From Prototype To Product

Conceiving of and designing a product is one thing, but building a relationship with the factory or software developers who will build it requires an entirely different set of skills and strategies.

The two categories of products most business will create are software and physical products, though some businesses will have to create both. Let’s go over some useful tips for each.

“[Chinese manufacturers] don’t want to think about your product, they just want to produce [it]” - Arthur Zang

Bringing Software from Prototype to Product

The moment you introduce a full-scale factory into your product development things get a bit more complicated. But that doesn’t mean it’s impossible, far from it. What it means is that you’re going to have to be prepared to get hands on.

The first and perhaps most important lesson to bear in mind with software is that the prototype-product (or alpha-beta) distinction is often overemphasized. It creates the impression that the final product is going to be somehow ‘finished’. Often, that mindset leads to perfectionism and big delays in getting a product launched.

A related issue is the belief that you know what the customer needs. In reality, you want to get customer feedback as early and often as possible. Don’t get stuck believing the Steve Jobs fallacy (that you actually know what the customer needs better than they do. In fact, that kind of thinking led Jobs himself to fail more than he succeeded).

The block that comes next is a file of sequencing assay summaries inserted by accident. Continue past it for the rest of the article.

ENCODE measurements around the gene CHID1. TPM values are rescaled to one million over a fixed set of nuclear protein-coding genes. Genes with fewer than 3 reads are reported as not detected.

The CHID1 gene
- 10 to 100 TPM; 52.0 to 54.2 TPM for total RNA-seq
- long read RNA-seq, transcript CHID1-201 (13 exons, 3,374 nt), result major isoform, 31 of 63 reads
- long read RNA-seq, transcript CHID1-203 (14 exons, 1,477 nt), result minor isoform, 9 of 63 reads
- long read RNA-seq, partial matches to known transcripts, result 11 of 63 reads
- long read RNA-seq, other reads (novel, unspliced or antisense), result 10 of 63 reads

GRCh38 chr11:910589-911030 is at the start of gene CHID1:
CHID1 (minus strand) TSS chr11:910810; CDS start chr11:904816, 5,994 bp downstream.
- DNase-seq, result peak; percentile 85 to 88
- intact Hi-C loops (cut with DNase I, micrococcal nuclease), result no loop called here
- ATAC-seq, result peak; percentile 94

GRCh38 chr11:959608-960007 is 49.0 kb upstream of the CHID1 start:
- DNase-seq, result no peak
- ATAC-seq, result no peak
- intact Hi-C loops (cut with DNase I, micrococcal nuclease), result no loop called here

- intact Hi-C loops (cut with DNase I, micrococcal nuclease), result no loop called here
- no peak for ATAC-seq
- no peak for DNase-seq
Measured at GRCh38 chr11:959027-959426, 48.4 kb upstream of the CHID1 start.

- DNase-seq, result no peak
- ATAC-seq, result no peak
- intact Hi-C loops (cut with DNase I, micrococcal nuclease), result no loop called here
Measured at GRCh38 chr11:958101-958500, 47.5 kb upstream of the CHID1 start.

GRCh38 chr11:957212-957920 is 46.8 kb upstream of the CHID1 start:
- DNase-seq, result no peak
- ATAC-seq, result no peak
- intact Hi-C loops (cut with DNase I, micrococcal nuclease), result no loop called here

For Edward, that meant not only going to a customer service center to have lengthy discussions with employees and managers about what they wanted from his software. It also meant identifying key people in that organization who were particularly helpful and open about their feedback.

By working more closely with those people, he got himself better feedback faster.

#Bringing a Physical Product from Prototype to Product

“You should be prepared for losses.” - William Addo

One necessary element is traveling to the factories producing your products, not just once but as many times as is necessary. Why do this? First, to understand who you’re working with and develop a good business relationship. Both Mr. Addo and Arthur learned the hard way how difficult that can be.

For Mr. Addo it came down to finding a factory which performed as well as they presented themselves. As with most business relationships, it’s easy to keep everyone happy when things are running smoothly. But, when an issue arose with the nozzles on his product, getting the company to fix its mistake proved difficult and costly.

Arthur learned that as a foreigner, he was viewed different when he visited potential factories in China. They assumed he had plenty of money to throw around and quoted him different prices. Here, again it was important to develop a personal relationship and keep strict quality standards backed up by personal inspections.

As Arthur put it, “you have to be patient.” He explained that if you’re more focused on the money you’re spending to get it right than on the results, you’re probably not going to get the results you want.

So in the end it comes down to being hands on, patient, personal, and focusing on the right end goals (the right product).

Can you relate to the stories we told here? How is your experience different? We’d love to hear from you. Your questions and comments are what will help us make better lessons in the future.